Begging the Question (0)

Anonymous Coward | more than 2 years ago | (#38883289)

Science isn't failing us. We live in an amazing world full of things that would have passed as magic just 50 years ago, and we do so thanks to science. To say "why is science failing us" is begging the question: Presupposing what can't be presupposed.

the poster is american (0)

Anonymous Coward | more than 2 years ago | (#38883301)

What is America's level of reading and writing versus the world?

NUFF SAID

The Lipitor scam (1)

snsh (968808) | more than 2 years ago | (#38883305)

Several years ago when Lipitor ads started playing on TV, they would say near the end of the ad, "Lipitor has been shown to lower blood cholesterol. High cholesterol has been shown to be an indicator for increased risk of heart disease."

They made it quite clear that Lipitor does not lower your risk of heart disease. Basically the marketing was saying, "Our skin lotion reduces the appearance of wrinkles. Wrinkles are a sign of aging", which definitely does not claim "Our skin lotion actually prevents aging". The lotion just hides the symptoms.

So, the problem is not with science, but with pharma marketing.

The article's true content isn't about Science (0)

Anonymous Coward | more than 2 years ago | (#38883321)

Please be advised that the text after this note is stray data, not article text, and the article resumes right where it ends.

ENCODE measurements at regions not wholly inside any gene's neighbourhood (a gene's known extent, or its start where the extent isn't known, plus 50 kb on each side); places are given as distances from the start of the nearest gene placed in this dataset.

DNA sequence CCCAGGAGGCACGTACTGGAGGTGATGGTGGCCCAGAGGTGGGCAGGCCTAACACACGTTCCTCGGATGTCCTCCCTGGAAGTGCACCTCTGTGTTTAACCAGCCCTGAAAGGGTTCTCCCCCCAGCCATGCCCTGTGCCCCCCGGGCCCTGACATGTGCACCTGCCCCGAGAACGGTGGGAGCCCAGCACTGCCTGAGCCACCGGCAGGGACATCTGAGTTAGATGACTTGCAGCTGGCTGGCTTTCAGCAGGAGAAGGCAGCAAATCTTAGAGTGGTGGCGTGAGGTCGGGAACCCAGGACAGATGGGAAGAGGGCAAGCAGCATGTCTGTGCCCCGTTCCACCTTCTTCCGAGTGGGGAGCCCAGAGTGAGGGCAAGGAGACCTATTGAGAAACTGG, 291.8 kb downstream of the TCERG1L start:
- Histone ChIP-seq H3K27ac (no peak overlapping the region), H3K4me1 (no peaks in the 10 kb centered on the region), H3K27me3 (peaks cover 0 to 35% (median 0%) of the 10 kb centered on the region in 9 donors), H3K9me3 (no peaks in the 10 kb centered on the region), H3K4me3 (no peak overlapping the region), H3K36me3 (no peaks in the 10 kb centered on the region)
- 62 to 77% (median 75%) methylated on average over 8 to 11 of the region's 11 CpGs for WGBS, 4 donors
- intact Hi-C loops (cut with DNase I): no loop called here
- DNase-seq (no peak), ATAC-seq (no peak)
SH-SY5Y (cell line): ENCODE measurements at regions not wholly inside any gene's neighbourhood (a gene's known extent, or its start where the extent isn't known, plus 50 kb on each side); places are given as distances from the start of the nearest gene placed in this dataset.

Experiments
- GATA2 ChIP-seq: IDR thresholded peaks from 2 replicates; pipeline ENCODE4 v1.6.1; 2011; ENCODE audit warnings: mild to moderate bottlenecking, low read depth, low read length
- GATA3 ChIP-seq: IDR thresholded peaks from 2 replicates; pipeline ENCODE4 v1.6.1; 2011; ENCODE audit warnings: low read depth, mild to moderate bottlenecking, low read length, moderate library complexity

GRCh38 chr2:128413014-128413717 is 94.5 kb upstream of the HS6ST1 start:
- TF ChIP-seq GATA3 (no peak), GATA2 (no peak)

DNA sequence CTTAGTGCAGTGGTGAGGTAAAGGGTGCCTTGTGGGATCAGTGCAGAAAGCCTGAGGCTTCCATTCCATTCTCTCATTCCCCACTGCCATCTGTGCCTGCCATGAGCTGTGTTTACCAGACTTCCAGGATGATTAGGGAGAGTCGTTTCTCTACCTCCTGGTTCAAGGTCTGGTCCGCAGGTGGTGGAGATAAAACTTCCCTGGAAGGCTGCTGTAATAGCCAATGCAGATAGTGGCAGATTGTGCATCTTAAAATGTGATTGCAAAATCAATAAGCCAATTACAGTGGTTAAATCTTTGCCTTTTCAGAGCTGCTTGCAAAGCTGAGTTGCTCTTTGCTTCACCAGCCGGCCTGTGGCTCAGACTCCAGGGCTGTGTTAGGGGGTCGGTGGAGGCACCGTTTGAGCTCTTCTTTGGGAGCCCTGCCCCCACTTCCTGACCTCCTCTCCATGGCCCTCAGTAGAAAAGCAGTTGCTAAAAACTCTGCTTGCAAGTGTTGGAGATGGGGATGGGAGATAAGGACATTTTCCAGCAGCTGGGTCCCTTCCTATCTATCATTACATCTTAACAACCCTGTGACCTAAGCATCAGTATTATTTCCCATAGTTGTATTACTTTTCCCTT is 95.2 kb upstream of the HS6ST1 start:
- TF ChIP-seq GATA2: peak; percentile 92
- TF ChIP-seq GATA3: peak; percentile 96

The article's true content is REALLY about how humans interpret the rules and roles of science. The examples were in fact improperly applied scientific method.

Making assumptions when correlations were present, which is bad science but often happens with us humans, and if you're lucky it works.

The example of the MRI's and back pain was just plain assumptions: "Hmm! I see herniated discs in his spine, that MUST be the source of the pain!".

Anyway, very little of it is an indictment of science per se.

Erich Boleyn

So here's my gratuitous Science quote (5, Insightful)

smoothnorman (1670542) | more than 2 years ago | (#38883341)

Es ist nicht das Ziel der Wissenschaft, der unendlichen Weisheit eine Tür zuöffnen, sondern eine Grenze zu setzen dem unendlichen Irrtum. -- Bertolt Brecht "Leben des Galilei"

here's my (dubious) translation: It is not the goal of Science to open a door to endless knowledge, but rather to place limits upon endless error.

this quote, i believe, it both filled with truthiness, and also reveals notable false-iness in the referenced article.

Headline and summary is failing us (1)

surveyork (1505897) | more than 2 years ago | (#38883367)

WTF is this gibberish in the summary? WTF with this misleading headline? WTF Slashdot? My mind is full of f*ck now.

Waddya expect? (1)

countertrolling (1585477) | more than 2 years ago | (#38883371)